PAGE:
Football-wise, today pairs Portugal and Spain in the first semi-final match in Ukraine. Tomorrow, Germany and Italy will face off in Warsaw. I’m in the fan zone tomorrow and again on Sunday before the final match.
Before the volunteer schedule came out for this week, we thought about going to Warsaw tomorrow just to watch the semi-final in the fan zone. It would be interesting to see what their fan zone is like; I understand that it’s huge – holding three times as many people as Poznan’s. Our favorite hotel in Warsaw, which happens to be right by the fan zone, is sold out Other hotels in town are offering rooms for $700 – $900 that night. After the semi-final, they’re back in the $80 – $150 range. We’ll have to watch from here!
|football fans – an irreverent lot 😉|
I must say that Poznan feels a little empty now that the the foreign fans are gone. Immediately after the Ireland – Italy match (the last one played in Poznan), a grassroots effort began to organize a friendly match between a Polish team and the Irish national team. There’s huge interest in this – complete with facebook page, website, and all kind twitter activity. Ed reads a lot of football news and tweets; he’s read that the Irish team is interested in playing Warta Poznan, who also happen to wear green.
I found statistics saying that 80% of our Irish guest plan to return to Poznan in the future. The conversations I had with Irish visitors in the fan zone back this up So many people said they had been expecting an ugly, grey, impoverished city, and they were delighted to find a modern, college town, with beautiful architecture, great public transportation and all kinds of nightlife. One gentleman said that everyone he had run into had been so helpful, whether it was in his hotel, the fan zone, or just buying some bread and cheese at the market.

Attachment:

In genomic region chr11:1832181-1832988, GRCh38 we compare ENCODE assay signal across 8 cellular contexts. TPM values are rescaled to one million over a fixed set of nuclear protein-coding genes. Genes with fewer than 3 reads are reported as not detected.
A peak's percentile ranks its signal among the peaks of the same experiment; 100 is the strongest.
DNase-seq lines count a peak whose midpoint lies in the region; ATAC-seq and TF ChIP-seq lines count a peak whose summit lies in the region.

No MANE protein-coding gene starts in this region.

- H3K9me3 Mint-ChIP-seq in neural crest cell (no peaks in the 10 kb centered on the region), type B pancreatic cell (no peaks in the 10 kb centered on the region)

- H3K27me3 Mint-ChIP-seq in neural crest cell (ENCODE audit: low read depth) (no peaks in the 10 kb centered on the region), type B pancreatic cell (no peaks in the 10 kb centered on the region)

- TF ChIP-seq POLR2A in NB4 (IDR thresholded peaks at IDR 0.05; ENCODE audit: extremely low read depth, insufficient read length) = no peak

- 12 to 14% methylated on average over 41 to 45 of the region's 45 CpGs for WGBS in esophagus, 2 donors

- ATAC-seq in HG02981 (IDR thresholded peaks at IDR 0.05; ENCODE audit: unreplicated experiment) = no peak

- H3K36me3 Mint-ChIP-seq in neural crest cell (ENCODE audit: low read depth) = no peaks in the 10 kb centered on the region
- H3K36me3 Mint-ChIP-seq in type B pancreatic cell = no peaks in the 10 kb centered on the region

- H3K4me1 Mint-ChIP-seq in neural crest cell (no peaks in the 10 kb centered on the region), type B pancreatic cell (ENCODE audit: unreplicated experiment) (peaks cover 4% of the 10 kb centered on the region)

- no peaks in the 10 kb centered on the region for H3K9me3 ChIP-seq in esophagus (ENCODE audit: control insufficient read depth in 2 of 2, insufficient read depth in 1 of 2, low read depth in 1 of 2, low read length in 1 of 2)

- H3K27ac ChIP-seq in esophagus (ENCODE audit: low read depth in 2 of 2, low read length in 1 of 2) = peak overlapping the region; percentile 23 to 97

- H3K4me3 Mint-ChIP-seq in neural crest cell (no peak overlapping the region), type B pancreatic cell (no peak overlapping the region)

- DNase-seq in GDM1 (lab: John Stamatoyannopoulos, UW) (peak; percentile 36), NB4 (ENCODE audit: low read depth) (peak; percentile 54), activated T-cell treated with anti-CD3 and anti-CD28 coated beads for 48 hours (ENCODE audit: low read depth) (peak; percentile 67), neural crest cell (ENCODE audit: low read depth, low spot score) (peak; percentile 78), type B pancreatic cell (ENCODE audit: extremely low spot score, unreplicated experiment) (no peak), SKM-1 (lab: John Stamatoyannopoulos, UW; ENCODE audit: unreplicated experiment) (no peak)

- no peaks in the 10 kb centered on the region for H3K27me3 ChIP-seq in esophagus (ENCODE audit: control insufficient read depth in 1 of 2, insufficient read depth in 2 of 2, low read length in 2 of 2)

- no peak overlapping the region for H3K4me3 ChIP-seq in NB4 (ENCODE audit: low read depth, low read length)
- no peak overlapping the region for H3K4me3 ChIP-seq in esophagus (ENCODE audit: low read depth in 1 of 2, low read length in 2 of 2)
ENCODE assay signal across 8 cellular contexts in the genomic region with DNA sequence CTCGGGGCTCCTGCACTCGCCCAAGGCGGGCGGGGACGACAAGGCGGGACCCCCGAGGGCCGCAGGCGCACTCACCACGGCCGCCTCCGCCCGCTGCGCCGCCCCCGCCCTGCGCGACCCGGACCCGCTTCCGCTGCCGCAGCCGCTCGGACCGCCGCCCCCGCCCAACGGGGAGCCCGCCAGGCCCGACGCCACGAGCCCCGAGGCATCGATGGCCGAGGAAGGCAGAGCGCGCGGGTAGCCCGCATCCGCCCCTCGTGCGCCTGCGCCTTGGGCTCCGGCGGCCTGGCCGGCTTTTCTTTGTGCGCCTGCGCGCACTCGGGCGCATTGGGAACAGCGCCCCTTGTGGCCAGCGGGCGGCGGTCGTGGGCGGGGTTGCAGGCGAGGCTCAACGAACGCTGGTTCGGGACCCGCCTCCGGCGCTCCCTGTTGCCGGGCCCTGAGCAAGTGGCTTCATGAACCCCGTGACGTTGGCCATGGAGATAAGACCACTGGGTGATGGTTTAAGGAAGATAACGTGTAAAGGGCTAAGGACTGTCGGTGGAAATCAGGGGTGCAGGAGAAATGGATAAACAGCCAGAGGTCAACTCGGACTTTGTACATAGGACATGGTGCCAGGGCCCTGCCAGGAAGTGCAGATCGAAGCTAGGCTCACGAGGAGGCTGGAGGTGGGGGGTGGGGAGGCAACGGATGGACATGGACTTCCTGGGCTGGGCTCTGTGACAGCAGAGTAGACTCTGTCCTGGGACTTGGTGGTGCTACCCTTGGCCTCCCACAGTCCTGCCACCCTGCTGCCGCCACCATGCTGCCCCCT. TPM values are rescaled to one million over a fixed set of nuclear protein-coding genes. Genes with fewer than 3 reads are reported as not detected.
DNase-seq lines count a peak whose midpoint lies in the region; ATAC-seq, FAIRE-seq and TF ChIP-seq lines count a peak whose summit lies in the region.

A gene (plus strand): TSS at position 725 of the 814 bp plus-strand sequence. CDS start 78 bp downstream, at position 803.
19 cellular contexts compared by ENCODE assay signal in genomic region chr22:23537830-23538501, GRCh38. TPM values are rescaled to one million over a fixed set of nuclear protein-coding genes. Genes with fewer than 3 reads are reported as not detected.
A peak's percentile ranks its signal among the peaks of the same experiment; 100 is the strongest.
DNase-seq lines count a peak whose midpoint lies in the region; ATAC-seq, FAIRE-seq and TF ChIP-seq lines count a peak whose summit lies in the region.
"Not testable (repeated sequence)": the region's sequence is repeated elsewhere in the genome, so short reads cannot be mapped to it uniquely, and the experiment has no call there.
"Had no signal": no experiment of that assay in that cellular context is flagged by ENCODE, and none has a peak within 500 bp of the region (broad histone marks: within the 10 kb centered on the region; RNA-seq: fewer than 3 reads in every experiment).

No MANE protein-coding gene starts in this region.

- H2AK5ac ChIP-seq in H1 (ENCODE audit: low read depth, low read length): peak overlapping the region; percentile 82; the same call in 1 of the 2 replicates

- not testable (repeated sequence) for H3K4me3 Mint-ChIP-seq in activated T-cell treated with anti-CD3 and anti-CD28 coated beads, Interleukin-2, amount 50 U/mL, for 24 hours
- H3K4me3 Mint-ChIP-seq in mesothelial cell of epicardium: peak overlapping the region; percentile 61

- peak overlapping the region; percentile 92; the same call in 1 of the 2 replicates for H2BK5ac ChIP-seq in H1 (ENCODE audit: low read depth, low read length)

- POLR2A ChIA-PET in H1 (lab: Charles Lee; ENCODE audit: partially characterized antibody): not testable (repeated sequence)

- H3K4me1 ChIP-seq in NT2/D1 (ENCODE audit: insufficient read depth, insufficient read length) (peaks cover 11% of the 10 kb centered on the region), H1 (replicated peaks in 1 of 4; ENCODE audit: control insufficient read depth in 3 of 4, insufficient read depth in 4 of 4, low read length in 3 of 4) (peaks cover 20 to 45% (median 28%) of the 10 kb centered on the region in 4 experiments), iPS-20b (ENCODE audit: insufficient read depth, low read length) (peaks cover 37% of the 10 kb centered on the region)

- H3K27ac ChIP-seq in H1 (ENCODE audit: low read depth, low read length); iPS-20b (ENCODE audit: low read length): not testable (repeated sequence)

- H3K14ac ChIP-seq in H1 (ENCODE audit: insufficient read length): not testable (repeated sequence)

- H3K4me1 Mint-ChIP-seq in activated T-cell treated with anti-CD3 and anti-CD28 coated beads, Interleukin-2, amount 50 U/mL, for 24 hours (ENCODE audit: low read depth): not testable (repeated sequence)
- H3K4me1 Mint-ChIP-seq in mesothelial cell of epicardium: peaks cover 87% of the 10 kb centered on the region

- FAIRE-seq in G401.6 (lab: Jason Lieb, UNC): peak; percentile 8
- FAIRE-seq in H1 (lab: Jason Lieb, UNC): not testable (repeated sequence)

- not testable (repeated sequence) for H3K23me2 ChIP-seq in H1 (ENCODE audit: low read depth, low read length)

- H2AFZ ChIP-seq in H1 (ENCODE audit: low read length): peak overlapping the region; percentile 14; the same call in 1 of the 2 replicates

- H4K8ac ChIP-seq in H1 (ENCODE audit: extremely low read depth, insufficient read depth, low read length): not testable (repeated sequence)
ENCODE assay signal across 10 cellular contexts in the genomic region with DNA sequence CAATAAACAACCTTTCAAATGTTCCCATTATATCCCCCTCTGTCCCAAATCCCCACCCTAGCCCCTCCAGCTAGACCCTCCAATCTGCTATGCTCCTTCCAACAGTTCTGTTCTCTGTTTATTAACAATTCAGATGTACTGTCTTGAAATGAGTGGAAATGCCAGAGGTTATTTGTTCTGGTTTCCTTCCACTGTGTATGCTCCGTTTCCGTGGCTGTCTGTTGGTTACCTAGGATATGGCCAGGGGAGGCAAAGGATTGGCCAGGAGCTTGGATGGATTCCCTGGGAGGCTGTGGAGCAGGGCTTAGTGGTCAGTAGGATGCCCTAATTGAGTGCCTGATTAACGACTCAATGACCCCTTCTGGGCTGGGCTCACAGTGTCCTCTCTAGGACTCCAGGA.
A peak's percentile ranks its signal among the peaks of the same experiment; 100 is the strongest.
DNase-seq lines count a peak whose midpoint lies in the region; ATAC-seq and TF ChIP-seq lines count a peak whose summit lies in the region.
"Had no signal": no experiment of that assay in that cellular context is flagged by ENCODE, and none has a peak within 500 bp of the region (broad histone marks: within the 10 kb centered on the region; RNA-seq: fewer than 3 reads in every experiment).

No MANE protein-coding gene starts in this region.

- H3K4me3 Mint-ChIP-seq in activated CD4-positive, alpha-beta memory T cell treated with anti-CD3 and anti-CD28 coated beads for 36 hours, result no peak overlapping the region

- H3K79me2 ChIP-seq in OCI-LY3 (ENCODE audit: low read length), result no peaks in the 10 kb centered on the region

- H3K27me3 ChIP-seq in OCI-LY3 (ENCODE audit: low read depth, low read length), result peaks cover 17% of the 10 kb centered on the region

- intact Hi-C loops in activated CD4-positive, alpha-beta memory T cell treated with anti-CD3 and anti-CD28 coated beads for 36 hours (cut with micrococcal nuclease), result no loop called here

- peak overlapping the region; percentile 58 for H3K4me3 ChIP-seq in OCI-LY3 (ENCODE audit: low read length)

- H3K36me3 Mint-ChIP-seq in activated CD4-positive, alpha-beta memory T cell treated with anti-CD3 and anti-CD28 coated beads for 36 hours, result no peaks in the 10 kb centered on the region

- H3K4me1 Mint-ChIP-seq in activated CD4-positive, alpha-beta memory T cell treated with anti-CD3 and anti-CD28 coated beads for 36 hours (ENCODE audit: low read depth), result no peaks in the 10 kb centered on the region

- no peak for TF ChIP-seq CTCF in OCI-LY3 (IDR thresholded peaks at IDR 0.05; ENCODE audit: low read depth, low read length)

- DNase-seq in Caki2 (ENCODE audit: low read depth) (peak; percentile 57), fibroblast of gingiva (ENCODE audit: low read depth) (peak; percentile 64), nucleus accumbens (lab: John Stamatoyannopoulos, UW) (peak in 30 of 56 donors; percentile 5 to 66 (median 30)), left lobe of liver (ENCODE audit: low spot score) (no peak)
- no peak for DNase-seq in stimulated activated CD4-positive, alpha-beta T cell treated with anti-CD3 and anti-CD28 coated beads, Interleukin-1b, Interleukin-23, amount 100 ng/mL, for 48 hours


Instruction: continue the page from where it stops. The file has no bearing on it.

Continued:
Many of the Polish people we know are in the hospitality industry – working in restaurants and bars They have all been slammed – hopefully making a lot of money during the festivities and generating tax revenue for the city. I read recently that all of the host cities had taken on debt as they prepared for the matches. (Some funding was provided by UEFA.)
So the preparation and effort that has gone into being a host city should translate into increased tourism over the years, and equally important, it has changed Europe’s perception of Poznan and Poland.
An accountant by trade and a food blogger since 2009, Lois Britton fell in love with Polish cuisine during the years she lived in Poznań, Poland. As the creator of PolishHousewife.com, she loves connecting readers with traditional Polish recipes. Lois has a graduate certificate in Food Writing and Photography from the University of South Florida. She is the author of The Polish Housewife Cookbook, available on Amazon and on her website.